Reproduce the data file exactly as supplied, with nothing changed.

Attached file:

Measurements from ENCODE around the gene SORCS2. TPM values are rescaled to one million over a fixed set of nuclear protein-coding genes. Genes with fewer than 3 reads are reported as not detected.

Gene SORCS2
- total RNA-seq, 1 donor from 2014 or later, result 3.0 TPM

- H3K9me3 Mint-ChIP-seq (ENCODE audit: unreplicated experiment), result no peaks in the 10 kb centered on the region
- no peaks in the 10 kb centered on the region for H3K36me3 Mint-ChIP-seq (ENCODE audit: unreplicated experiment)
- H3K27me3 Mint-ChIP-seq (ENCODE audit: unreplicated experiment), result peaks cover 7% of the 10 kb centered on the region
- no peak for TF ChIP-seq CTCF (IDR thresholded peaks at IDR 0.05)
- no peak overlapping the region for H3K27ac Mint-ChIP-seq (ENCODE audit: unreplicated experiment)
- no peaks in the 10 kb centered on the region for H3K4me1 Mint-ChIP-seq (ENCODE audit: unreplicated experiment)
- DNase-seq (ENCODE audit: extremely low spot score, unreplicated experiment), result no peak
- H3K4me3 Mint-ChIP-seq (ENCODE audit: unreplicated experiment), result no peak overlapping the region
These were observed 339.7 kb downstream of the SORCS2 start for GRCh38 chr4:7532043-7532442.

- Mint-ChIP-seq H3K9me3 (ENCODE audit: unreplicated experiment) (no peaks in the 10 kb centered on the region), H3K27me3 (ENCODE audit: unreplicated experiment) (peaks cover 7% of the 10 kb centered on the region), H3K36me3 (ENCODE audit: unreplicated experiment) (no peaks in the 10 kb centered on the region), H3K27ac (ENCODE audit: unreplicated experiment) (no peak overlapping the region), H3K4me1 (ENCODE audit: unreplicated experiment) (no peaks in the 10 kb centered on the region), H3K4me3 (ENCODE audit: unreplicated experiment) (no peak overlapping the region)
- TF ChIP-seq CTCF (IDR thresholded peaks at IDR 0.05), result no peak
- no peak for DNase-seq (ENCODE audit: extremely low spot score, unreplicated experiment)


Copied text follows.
Measurements from ENCODE around the gene SORCS2. TPM values are rescaled to one million over a fixed set of nuclear protein-coding genes. Genes with fewer than 3 reads are reported as not detected.

Gene SORCS2
- total RNA-seq, 1 donor from 2014 or later, result 3.0 TPM

- H3K9me3 Mint-ChIP-seq (ENCODE audit: unreplicated experiment), result no peaks in the 10 kb centered on the region
- no peaks in the 10 kb centered on the region for H3K36me3 Mint-ChIP-seq (ENCODE audit: unreplicated experiment)
- H3K27me3 Mint-ChIP-seq (ENCODE audit: unreplicated experiment), result peaks cover 7% of the 10 kb centered on the region
- no peak for TF ChIP-seq CTCF (IDR thresholded peaks at IDR 0.05)
- no peak overlapping the region for H3K27ac Mint-ChIP-seq (ENCODE audit: unreplicated experiment)
- no peaks in the 10 kb centered on the region for H3K4me1 Mint-ChIP-seq (ENCODE audit: unreplicated experiment)
- DNase-seq (ENCODE audit: extremely low spot score, unreplicated experiment), result no peak
- H3K4me3 Mint-ChIP-seq (ENCODE audit: unreplicated experiment), result no peak overlapping the region
These were observed 339.7 kb downstream of the SORCS2 start for GRCh38 chr4:7532043-7532442.

- Mint-ChIP-seq H3K9me3 (ENCODE audit: unreplicated experiment) (no peaks in the 10 kb centered on the region), H3K27me3 (ENCODE audit: unreplicated experiment) (peaks cover 7% of the 10 kb centered on the region), H3K36me3 (ENCODE audit: unreplicated experiment) (no peaks in the 10 kb centered on the region), H3K27ac (ENCODE audit: unreplicated experiment) (no peak overlapping the region), H3K4me1 (ENCODE audit: unreplicated experiment) (no peaks in the 10 kb centered on the region), H3K4me3 (ENCODE audit: unreplicated experiment) (no peak overlapping the region)
- TF ChIP-seq CTCF (IDR thresholded peaks at IDR 0.05), result no peak
- no peak for DNase-seq (ENCODE audit: extremely low spot score, unreplicated experiment)